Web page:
We talked about we love the playground and stuff like that.

Did you guys make anything this year?
We made Family Wingers.

You mean Wingdingers?
Wingdingers - yes!  We also made t-shirts!

So was it a good Cousins Camp this year?

Do you want to say anything to Nonna and Poppa?
Thank you, Nonna and Poppa for taking me to Cousins Camp.  And -- I just want to say, "Love, Rayna," ok?   We had a reeeeeaaaalllly fun time!

Strider is trying to look all cool and not impressed.... But that didn't last long...

The treasure hunt was way cool!

Honorary Cousins Camp attendee -- Gracie

Special activity:  Making second-generation Wingdingers!

Cousins Camp 2013: Session 1B

After the departure of Ava and Rayna, according to Strider, the real fun began.

Without further ado, here is his summary.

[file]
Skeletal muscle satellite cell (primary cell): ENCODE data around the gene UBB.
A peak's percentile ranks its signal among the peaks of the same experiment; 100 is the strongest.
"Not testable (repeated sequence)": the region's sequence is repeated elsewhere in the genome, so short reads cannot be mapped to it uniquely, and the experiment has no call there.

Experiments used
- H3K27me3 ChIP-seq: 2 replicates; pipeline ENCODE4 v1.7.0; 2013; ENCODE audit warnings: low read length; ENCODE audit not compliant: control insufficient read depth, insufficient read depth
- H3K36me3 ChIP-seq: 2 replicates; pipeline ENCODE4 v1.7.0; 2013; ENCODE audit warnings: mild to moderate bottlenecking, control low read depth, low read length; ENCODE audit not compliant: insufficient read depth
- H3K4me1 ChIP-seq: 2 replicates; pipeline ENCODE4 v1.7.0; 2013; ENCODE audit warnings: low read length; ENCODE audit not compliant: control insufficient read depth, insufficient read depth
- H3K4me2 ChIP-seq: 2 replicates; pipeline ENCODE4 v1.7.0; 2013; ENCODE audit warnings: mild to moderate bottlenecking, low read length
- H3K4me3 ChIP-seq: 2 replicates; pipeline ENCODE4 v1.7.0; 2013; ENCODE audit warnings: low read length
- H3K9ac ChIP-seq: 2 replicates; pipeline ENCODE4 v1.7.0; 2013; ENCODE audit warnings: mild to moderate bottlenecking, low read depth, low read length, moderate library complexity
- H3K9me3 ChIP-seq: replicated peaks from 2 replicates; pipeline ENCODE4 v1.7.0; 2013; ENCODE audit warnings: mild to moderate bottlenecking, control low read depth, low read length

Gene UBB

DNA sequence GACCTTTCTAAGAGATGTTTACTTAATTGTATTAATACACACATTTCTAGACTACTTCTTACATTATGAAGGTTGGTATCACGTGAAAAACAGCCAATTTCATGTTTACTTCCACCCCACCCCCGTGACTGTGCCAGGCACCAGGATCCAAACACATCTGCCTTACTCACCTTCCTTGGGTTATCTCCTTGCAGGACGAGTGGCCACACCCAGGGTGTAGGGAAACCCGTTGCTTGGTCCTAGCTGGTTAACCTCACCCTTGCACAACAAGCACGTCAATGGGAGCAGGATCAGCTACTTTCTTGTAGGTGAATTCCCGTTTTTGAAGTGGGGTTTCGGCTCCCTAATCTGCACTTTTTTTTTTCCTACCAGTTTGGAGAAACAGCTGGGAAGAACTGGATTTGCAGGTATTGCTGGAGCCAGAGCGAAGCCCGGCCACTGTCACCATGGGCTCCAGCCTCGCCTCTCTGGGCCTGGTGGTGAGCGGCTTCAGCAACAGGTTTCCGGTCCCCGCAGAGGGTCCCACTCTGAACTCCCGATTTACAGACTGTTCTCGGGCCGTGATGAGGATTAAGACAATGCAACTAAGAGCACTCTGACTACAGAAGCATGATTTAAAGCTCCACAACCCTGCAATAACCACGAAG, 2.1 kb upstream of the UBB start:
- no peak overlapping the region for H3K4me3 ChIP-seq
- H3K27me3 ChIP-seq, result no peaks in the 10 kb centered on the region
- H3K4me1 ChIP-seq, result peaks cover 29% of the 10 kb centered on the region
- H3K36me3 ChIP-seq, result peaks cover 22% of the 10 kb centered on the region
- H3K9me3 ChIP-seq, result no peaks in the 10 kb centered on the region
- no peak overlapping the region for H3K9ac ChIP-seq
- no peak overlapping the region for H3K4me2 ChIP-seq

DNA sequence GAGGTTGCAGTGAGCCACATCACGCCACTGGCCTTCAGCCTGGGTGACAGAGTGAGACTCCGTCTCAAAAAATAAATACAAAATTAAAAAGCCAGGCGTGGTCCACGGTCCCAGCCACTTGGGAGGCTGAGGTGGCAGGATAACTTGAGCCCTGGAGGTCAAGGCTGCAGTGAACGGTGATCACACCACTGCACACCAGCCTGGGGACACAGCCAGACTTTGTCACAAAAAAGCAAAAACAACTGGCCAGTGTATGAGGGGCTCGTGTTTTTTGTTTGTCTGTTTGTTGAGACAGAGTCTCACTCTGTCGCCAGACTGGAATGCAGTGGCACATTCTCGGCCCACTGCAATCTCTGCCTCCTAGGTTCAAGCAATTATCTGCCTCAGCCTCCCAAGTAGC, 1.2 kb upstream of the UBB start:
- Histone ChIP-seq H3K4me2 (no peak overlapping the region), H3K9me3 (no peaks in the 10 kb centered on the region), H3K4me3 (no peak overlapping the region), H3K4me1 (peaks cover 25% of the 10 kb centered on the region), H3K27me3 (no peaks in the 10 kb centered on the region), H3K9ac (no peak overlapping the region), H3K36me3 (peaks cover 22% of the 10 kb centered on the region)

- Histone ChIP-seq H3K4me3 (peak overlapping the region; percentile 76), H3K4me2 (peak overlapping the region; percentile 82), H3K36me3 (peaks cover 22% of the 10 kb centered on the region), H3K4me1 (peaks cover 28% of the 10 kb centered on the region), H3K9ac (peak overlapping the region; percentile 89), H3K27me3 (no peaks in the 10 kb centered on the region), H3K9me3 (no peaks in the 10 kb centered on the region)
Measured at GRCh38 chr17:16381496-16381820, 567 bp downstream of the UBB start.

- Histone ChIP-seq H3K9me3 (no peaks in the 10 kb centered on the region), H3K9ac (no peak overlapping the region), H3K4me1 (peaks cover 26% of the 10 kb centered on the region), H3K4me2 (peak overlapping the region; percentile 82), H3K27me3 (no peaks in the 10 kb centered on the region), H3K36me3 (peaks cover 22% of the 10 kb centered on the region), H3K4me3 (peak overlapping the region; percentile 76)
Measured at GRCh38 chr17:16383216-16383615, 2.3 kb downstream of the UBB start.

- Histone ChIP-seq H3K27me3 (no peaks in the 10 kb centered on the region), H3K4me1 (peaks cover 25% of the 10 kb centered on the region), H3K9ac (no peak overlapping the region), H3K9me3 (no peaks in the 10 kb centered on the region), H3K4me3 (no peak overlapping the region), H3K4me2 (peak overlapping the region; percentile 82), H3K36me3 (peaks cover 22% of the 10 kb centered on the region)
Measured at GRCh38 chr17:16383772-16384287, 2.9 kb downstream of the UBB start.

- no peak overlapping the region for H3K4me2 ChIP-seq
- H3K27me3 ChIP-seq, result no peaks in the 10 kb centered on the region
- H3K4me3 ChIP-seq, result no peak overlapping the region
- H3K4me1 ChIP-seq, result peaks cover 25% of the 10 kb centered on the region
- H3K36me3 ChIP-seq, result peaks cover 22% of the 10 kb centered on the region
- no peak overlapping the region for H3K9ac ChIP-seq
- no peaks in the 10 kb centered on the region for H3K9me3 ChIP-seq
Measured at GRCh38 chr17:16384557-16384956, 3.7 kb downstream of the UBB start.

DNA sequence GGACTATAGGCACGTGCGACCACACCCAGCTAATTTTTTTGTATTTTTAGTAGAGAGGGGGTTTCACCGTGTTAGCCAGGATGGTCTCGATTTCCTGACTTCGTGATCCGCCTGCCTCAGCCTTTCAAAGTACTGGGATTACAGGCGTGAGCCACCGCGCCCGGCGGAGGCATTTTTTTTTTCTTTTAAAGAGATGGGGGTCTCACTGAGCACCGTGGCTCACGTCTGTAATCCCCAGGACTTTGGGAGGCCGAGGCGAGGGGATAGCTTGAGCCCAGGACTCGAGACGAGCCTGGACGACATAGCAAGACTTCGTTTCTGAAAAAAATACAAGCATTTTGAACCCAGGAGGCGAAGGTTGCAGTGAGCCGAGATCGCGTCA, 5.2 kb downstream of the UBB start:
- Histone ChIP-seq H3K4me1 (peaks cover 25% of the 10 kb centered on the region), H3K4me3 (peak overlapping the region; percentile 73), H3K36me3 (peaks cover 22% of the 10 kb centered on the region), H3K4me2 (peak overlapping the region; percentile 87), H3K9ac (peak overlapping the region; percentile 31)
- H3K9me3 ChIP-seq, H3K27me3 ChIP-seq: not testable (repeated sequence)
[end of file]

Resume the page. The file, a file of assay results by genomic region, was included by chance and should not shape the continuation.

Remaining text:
Strider, I think this was your 6th Cousins Camp.
No, actually, this was our 5th because we skipped 2010 because Nonna was sick.

Ok, Mr. Good Memory and Lover of Details....  Let's talk about this year's.  What were the highlights?

You played poker?

Ok, what else?
We.... Can you please remove that dorky picture of me?  Every time I look at it, I cringe!

No.  Tell me about what you did!
We had a contest of jumping the dock into the lake.  Like who could do the best stuff.

I remember you telling me that was your favorite activity last year.  Was it again this year?

Any other highlights?  Why do I feel like this conversation is very stilted?
I don't know what that means.  Don't write that!  It makes me sound like I have a very low vocabulary and you're not doing a good job as a homeschooler.

Ok, moving on.  What else did you do?
We went to PDQ and we watched a movie. It was really funny.

Looks like Gracie liked it, too!

Well, it sounds like you had a great time once again!